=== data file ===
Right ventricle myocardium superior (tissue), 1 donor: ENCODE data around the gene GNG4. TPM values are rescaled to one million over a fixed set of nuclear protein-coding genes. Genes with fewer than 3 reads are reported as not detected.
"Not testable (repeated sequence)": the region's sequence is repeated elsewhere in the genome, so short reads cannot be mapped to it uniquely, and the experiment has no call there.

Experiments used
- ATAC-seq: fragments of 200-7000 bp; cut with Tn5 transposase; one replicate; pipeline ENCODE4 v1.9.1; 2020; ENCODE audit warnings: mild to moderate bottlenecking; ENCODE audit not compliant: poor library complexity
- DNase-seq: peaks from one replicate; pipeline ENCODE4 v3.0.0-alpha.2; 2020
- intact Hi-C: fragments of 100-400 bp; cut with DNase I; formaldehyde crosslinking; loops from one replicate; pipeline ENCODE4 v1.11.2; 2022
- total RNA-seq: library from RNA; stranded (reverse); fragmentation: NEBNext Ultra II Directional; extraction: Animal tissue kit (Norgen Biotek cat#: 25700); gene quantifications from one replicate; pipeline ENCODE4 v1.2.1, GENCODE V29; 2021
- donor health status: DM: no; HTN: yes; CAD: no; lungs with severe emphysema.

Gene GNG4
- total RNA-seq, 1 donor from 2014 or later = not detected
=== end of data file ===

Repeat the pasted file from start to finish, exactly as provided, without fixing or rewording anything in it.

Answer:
Right ventricle myocardium superior (tissue), 1 donor: ENCODE data around the gene GNG4. TPM values are rescaled to one million over a fixed set of nuclear protein-coding genes. Genes with fewer than 3 reads are reported as not detected.
"Not testable (repeated sequence)": the region's sequence is repeated elsewhere in the genome, so short reads cannot be mapped to it uniquely, and the experiment has no call there.

Experiments used
- ATAC-seq: fragments of 200-7000 bp; cut with Tn5 transposase; one replicate; pipeline ENCODE4 v1.9.1; 2020; ENCODE audit warnings: mild to moderate bottlenecking; ENCODE audit not compliant: poor library complexity
- DNase-seq: peaks from one replicate; pipeline ENCODE4 v3.0.0-alpha.2; 2020
- intact Hi-C: fragments of 100-400 bp; cut with DNase I; formaldehyde crosslinking; loops from one replicate; pipeline ENCODE4 v1.11.2; 2022
- total RNA-seq: library from RNA; stranded (reverse); fragmentation: NEBNext Ultra II Directional; extraction: Animal tissue kit (Norgen Biotek cat#: 25700); gene quantifications from one replicate; pipeline ENCODE4 v1.2.1, GENCODE V29; 2021
- donor health status: DM: no; HTN: yes; CAD: no; lungs with severe emphysema.

Gene GNG4
- total RNA-seq, 1 donor from 2014 or later = not detected